Right-To-Work Tension Rises In Michigan Capitol
LANSING, Mich – Union workers want the conversation about right to work to end before it even hits the floor of the legislature.
Union workers packed into the state capitol building Wednesday, protesting a bill that they think is being rushed.
“In every state with right-to-work, you’ve got lower wages, less time off, less benefits, less retirement,’ Bob King, UAW President said. “Right-to-work is wrong for working families.”
Right-to-work means workers could not be required to join a union or pay union dues at a place of employment. It’s something opponents argue is already illegal.
Democratic state Representative Brandon Dillon says there’s always been a discussion about right-to-work in Michigan.
“Unfortunately that fringe element seems to have taken hold in the governor’s office in the last couple days,” Dillon said. “The governor previously said this was not on his agenda.”
Tuesday, Governor Snyder admitted right-to-work is on the agenda. Dillon said the late push by Republicans seems to be political retribution after Proposal 2 failed in the November election. Proposal 2 would have put the right to collective bargaining in the state constitution.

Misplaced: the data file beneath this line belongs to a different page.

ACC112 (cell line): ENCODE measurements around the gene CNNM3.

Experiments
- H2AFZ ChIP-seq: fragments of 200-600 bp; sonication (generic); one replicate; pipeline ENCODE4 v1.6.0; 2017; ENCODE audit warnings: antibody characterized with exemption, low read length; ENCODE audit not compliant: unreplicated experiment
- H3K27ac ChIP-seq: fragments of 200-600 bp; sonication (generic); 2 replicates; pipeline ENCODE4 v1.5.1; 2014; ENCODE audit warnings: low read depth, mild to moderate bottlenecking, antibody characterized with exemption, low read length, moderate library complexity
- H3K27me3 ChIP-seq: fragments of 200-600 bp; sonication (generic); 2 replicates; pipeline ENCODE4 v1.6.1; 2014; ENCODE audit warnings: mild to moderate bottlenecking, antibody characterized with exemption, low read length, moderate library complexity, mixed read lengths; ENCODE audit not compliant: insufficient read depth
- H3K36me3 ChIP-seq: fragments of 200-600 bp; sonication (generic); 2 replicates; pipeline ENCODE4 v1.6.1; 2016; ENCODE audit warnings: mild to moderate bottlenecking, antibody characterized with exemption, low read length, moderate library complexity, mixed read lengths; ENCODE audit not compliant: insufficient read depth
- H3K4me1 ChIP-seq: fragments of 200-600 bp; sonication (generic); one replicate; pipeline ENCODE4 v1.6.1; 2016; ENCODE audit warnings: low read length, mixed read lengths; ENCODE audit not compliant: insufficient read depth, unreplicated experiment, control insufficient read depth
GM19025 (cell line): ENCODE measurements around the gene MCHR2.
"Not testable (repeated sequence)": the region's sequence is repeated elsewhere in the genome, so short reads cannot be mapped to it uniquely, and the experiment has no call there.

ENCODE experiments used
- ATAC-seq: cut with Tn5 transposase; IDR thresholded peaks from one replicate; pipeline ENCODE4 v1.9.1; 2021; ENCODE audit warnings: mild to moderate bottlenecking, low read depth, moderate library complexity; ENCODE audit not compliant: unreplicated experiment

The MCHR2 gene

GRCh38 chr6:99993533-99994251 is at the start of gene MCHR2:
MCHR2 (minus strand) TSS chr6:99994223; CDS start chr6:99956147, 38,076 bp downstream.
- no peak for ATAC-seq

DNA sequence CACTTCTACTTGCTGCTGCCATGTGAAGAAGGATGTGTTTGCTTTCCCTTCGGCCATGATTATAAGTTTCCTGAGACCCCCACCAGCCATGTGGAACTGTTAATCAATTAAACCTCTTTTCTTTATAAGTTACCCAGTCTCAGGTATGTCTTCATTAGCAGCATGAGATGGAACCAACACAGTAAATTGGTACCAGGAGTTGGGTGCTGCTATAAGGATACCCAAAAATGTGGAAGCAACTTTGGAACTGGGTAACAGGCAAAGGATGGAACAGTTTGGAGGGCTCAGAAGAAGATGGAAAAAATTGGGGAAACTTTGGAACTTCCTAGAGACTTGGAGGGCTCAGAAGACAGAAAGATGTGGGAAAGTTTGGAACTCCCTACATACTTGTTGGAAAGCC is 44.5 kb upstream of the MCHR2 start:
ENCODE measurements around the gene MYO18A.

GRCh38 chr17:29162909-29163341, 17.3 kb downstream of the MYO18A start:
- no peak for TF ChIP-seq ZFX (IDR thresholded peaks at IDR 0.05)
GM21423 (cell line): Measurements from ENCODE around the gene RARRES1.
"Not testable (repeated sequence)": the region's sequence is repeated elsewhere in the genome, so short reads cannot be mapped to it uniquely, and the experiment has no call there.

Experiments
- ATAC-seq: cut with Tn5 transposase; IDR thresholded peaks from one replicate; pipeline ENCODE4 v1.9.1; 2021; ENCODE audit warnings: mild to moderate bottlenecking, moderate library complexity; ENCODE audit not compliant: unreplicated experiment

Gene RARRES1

“I feel like, because they have a lame duck session, they’re going to ram it through without any committee hearings, without any public discussion,” Dillon said.
“I think there’s a lot of outside pressure from big investors of the Republican Party, particularly people like Dick DeVos, who’s made it a priority to say that he wants right-to-work in Michigan, and you’ve got a lot of members on the Republican side who are going to do what people like that want them to do.”
Republicans, who control the state senate, house, and the governor’s office, say the conversation about right-to-work gained momentum after Proposal 2 failed.
However, the house speaker’s spokesperson says it’s not about politics, it’s about giving workers a choice. “The idea of a worker having the freedom to choose whether they support or don’t support an organization or belong to or don’t belong to an organization is very important,” Ari Adler said. “And we respect the hard-working people of Michigan, and they’re trying to raise their families and support their families and they should be able to find the best job they can anywhere and not be forced to join an organization in order to keep a job.”
If the discussion turns into legislation, Democrats say they’ll do everything they can to stop it, including a filibuster.